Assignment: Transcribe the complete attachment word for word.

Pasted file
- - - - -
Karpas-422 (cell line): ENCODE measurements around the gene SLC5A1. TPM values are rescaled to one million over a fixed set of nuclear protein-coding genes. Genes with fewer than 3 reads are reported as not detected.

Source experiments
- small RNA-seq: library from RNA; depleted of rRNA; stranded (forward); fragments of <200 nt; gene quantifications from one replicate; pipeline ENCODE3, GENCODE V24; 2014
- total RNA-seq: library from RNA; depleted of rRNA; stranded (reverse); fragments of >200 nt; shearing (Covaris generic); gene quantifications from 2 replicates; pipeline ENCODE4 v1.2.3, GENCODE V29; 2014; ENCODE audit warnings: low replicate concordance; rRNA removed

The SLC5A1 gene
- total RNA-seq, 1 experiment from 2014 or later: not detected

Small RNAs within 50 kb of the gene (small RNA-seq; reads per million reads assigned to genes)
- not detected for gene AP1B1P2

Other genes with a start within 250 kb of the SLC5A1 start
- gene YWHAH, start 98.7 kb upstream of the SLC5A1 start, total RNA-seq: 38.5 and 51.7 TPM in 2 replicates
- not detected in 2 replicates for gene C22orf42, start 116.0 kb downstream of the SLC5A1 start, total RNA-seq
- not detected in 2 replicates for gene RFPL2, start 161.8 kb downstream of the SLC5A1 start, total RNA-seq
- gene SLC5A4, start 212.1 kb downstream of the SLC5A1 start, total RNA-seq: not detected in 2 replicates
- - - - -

Karpas-422 (cell line): ENCODE measurements around the gene SLC5A1. TPM values are rescaled to one million over a fixed set of nuclear protein-coding genes. Genes with fewer than 3 reads are reported as not detected.

Source experiments
- small RNA-seq: library from RNA; depleted of rRNA; stranded (forward); fragments of <200 nt; gene quantifications from one replicate; pipeline ENCODE3, GENCODE V24; 2014
- total RNA-seq: library from RNA; depleted of rRNA; stranded (reverse); fragments of >200 nt; shearing (Covaris generic); gene quantifications from 2 replicates; pipeline ENCODE4 v1.2.3, GENCODE V29; 2014; ENCODE audit warnings: low replicate concordance; rRNA removed

The SLC5A1 gene
- total RNA-seq, 1 experiment from 2014 or later: not detected

Small RNAs within 50 kb of the gene (small RNA-seq; reads per million reads assigned to genes)
- not detected for gene AP1B1P2

Other genes with a start within 250 kb of the SLC5A1 start
- gene YWHAH, start 98.7 kb upstream of the SLC5A1 start, total RNA-seq: 38.5 and 51.7 TPM in 2 replicates
- not detected in 2 replicates for gene C22orf42, start 116.0 kb downstream of the SLC5A1 start, total RNA-seq
- not detected in 2 replicates for gene RFPL2, start 161.8 kb downstream of the SLC5A1 start, total RNA-seq
- gene SLC5A4, start 212.1 kb downstream of the SLC5A1 start, total RNA-seq: not detected in 2 replicates